What has happened to cooking? Where has it gone? For most people, it is left to the experts in restaurants and on television. Thanks to the constant availability of takeout, frozen dinners, and fast food restaurants, for the majority of Americans, cooking has become a spectator sport—an entertaining activity you watch on television, but not something to try at home. The No Recipe Cookbook is a warm and funny instructional guide that addresses this issue head-on. Rather than simply collecting recipes, author, chef, caterer, and nutritionist Susan Crowther offers people something even more useful—an understanding of how to cook. The No Recipe Cookbook is a commonsensical and creative approach to preparing delicious meals, focusing on principles, intuition, and integrity. Cooking is also explored holistically, incorporating aspects such as local ingredients and “green cooking.” Each page explores culinary virtues of patience, adaptability, and love next to principles, utensils, and procedures.
From preparing simple salad dressings to simmering soup stocks to kneading dough for bread, Crowther takes the intimidation factor out of cooking by giving readers the basic information and tools they need for culinary success. Once you understand a few basic rules and generally what ingredients in what proportions are necessary for certain dishes, you’ll be free to confidently experiment with all sorts of culinary creations. With a handful of easy-to-follow cooking time charts and shopping lists, plenty of warm advice, and a pinch of humor, Crowther welcomes aspiring cooks on a fun and exciting culinary adventure.
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About the Author
Roland G. Henin, one of approximately sixty Certified Master Chefs in the United States, serves as corporate chef for Delaware North Companies. He served as the director of the Culinary Arts Department at the Art Institute of Seattle and, in 1992, was the coach of the gold medal U.S. Culinary Team, helping the American chefs bring home the World Cup from Luxembourg. Chef Henin was educated at the College Moderne in Nancy, France. He was designated a certified executive chef in 1979 and a certified culinary educator in 1982 by the American Culinary Federation. In 1983 Chef Henin earned the coveted honor of Certified Master Chef.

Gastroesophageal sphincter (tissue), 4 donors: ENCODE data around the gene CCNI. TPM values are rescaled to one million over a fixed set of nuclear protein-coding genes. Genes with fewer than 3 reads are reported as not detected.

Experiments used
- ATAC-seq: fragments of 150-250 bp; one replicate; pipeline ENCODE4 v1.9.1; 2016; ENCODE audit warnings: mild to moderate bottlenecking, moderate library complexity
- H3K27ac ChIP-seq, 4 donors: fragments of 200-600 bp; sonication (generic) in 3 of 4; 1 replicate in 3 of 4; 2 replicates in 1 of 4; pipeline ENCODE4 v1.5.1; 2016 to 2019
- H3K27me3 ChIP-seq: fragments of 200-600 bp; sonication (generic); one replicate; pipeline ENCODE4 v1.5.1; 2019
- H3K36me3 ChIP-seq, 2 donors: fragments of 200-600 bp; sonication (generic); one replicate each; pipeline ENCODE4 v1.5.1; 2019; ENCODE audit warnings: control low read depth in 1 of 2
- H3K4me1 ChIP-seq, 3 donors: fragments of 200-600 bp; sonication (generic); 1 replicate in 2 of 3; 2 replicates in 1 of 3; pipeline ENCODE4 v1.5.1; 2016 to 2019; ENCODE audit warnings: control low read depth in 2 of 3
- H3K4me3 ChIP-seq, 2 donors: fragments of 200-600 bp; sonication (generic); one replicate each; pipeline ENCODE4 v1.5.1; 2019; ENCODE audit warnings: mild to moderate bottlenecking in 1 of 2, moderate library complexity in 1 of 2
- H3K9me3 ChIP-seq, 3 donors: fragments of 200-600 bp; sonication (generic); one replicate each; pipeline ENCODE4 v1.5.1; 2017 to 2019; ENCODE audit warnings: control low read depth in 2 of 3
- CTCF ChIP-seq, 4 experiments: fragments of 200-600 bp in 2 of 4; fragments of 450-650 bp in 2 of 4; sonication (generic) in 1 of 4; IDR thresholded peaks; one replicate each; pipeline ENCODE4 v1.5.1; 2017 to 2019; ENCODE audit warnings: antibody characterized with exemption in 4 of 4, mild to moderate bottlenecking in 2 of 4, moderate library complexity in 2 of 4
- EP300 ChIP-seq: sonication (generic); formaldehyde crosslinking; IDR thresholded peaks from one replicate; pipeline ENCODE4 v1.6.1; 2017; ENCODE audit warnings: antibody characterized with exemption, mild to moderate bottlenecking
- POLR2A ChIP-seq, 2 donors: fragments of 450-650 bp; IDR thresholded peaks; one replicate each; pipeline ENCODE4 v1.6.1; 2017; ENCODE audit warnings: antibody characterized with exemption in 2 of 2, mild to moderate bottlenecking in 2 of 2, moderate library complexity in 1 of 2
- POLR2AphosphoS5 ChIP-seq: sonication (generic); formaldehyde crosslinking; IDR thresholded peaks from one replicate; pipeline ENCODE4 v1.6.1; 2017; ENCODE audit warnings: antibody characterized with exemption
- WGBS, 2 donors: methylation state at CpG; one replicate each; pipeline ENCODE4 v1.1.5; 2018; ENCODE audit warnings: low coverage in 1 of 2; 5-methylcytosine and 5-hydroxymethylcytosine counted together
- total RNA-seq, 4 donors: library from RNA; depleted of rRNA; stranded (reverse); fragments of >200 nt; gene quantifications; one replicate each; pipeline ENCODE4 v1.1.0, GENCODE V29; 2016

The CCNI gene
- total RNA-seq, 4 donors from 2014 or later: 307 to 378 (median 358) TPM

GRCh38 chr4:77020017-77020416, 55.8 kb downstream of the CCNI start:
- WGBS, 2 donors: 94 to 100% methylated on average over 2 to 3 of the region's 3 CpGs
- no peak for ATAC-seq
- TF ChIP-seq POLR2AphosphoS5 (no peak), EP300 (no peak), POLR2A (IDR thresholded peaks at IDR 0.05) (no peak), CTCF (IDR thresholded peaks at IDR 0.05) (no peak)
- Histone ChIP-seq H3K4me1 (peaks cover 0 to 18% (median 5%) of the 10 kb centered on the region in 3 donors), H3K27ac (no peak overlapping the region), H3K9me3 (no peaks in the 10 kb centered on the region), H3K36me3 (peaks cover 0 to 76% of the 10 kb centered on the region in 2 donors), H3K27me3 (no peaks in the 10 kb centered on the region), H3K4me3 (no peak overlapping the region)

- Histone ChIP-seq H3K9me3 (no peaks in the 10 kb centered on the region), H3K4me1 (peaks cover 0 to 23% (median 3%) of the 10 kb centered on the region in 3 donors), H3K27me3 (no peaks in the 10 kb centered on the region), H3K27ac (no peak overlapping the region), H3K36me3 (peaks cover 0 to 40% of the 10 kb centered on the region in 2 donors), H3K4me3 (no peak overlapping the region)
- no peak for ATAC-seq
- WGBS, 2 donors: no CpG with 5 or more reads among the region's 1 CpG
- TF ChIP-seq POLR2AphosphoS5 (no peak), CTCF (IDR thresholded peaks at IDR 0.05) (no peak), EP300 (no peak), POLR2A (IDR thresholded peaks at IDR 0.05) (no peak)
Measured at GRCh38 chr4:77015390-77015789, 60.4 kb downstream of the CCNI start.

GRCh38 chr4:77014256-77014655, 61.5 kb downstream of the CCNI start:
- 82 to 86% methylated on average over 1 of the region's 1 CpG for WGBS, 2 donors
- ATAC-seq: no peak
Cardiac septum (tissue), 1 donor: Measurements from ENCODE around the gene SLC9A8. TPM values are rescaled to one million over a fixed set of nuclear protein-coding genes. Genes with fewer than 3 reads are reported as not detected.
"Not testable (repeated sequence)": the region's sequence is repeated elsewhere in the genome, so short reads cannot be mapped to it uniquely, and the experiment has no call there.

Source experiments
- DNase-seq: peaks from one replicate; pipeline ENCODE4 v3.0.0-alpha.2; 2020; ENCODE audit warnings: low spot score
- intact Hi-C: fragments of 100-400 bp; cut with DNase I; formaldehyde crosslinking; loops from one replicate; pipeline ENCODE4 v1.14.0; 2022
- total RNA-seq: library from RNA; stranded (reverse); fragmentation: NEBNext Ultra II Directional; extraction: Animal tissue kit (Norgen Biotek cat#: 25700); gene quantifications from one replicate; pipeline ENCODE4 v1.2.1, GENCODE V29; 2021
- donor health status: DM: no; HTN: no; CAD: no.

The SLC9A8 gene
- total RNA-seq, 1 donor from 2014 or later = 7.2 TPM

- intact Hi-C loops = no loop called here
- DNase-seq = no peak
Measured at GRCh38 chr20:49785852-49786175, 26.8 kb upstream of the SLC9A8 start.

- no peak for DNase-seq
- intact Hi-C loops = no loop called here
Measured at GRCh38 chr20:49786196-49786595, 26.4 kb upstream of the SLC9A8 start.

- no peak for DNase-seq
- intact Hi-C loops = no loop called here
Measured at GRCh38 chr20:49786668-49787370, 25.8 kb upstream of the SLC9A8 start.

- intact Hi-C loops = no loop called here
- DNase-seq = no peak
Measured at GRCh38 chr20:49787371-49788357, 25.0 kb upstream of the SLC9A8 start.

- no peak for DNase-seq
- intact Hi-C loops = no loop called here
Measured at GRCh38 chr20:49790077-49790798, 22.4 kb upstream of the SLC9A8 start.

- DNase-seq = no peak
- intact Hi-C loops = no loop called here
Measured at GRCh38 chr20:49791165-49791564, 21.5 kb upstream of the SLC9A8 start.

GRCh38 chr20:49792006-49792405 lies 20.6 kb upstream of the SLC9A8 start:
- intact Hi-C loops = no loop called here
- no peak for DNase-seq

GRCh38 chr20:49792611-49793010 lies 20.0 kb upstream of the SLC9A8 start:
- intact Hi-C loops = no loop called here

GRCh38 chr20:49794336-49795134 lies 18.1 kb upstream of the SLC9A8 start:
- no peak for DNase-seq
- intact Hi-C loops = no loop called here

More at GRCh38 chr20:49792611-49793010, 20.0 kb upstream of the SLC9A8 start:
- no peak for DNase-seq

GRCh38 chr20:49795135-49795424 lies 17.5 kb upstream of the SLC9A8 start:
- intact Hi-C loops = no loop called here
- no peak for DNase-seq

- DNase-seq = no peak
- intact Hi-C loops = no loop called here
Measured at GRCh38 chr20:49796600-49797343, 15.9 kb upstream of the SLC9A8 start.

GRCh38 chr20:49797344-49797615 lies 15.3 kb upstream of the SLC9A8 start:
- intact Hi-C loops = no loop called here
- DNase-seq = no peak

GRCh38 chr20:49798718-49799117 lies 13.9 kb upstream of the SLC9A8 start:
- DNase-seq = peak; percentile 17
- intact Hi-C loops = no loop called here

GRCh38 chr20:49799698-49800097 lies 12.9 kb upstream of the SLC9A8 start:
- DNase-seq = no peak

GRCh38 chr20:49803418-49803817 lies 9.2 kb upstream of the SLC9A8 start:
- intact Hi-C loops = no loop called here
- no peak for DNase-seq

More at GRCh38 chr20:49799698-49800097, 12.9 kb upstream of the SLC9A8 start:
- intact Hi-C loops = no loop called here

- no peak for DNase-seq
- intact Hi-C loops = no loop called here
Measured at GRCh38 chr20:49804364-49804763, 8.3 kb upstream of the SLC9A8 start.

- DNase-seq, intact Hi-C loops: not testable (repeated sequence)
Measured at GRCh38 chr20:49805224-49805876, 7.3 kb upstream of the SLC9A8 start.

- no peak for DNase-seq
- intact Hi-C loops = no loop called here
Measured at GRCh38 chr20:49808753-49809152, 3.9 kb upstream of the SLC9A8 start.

Most Helpful Customer Reviews
This is a nice book for those who don't know much about cooking. There's some great information in here and loads of tips. I cooked for years with many failures as I had not learned the basic philosphy of "Mise en place"--"Everything in its place". Cooking is so much easier (and more fun!) if you prepare properly. That and other good, basic cooking philosophies are covered nicely in this book. There are some issues, however. When discussing sauteing and stir-frying, on the chart is says garlic can be sauted at any time, but never mentions that garlic burns easily when sauteing and how to combat that. The author clearly states that she likes and eats meat, but gives no information on actually cooking meat. That seems kind of weird as this is not a "vegetarian" cookbook per se. There are lots of "Top Ten" lists that just seem to take up space and not be very helpful. Like I said, there's some great information in here, but you have to dig to find it. I don't know that I would recommend this to a friend trying to learn how to cook. I recieved a copy of this book from Skyhorse Publishing for my honest review. All thoughts and opinions are my own.
This is the mother of all cookbooks. It's a valuable guide for anyone who eats. With humor and warmth, Susie educates her reader about nutrient-dense ingredients, local, green and conservative food prep, and simply presents the necessary basic principles, tools, and directions for cooking anything. "The No Recipe Cookbook" by Crowther is user-friendly for beginners and experts alike. It is a cooking, nutrition, humor, coffee-table art, and lifestyles book rolled into one. I enjoyed it so much that I had to read it cover to cover.